Research has indicated that many teachers are left with
those sounds ringing in their ears long after they’ve retired for the evening.
While it may seem surprising, teachers do have an
exceedingly high level of exposure to loud noises, mainly those that come from
working with children. Try to imagine the noise level of just a few kids of
your own. Now try to imagine if you had a revolving group of 25 children crowded
into one room of your house. Not including assemblies and fire drills and
announcements, a school is an exceedingly loud environment.
A 2015 report from EPIC Hearing Healthcare showed that 15
percent of teachers reported a diagnosed hearing loss, compared to 12 percent
of workers nationwide. That might not seem like a large difference, but EPIC
also found teachers between the ages of 18 and 44 reported a higher rate of
diagnosed hearing problems (26 percent) than the national average (17 percent).
That 9 percent difference is evidence that a teacher’s work environment is a
major contributing factor to their hearing difficulties.
More than half of the teachers who suspected but never
treated their hearing loss admitted to asking people to frequently repeat
themselves. One-third of them frequently misunderstood what was said and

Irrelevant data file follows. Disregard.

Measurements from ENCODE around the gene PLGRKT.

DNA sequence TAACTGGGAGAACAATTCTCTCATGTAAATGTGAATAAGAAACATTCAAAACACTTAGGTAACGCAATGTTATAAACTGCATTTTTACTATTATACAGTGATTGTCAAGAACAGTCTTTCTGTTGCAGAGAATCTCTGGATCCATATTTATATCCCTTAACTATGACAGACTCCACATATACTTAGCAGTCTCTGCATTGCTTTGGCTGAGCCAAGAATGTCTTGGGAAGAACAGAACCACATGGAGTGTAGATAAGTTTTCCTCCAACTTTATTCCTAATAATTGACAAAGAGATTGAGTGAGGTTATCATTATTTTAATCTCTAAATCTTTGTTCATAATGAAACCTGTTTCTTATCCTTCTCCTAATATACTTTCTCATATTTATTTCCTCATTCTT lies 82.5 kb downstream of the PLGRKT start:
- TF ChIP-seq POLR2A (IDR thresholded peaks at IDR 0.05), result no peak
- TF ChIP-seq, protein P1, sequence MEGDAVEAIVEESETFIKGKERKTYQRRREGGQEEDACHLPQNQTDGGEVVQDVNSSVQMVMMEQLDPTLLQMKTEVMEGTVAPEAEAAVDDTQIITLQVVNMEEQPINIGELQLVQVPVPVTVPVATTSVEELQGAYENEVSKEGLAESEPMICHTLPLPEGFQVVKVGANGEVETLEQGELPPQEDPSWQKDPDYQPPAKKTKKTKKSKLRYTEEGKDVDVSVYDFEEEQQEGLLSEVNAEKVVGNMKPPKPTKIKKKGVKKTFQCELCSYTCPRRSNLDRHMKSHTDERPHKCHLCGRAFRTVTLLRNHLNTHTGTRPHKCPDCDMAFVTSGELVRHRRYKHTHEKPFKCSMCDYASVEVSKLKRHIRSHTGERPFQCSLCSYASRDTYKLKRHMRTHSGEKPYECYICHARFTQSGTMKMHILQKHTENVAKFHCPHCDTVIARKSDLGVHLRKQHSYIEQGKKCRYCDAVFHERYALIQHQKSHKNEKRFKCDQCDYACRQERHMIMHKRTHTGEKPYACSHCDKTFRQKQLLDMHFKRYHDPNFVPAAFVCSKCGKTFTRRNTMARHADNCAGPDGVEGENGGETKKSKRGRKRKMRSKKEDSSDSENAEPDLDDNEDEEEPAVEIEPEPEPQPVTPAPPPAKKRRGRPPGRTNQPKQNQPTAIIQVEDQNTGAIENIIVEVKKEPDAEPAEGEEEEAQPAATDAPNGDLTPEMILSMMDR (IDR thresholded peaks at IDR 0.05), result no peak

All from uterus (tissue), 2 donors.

one-fourth reported feeling stressed or tired from the strain of listening or
talking over an extended period of time.
A concerning issue is why these teachers have not visited a
hearing health practitioner to have their hearing assessed. More than half of
teachers surveyed reported that they would be concerned if their employer
suspected them of having hearing loss. Another factor could be the cost of
hearing devices. Since only 19 percent of teachers were offered hearing
insurance from their employers, the cost of hearing aids or check-ups might not
be covered under their health insurance plan.
These findings reinforce a 2007 study conducted by the
National Center for Biotechnology Information in the Department of Health and
Human Services. The majority of teachers surveyed reported excessive noise in
their classrooms (93.5 percent) and “auditory symptoms” (65 percent). A survey
of classrooms found that noise levels exceeding the generally safe level of 85
decibels were common across all levels of education.
Hundreds of teachers across the country could greatly benefit from the use of hearing aids, many of which are invisible and can be adjusted to the exact hearing situation the user is in. If you feel you have experienced hearing loss, visit our website today to schedule an appointment with a hearing healthcare professional. Take care of your ears and protect them from the noisy word we live and work in.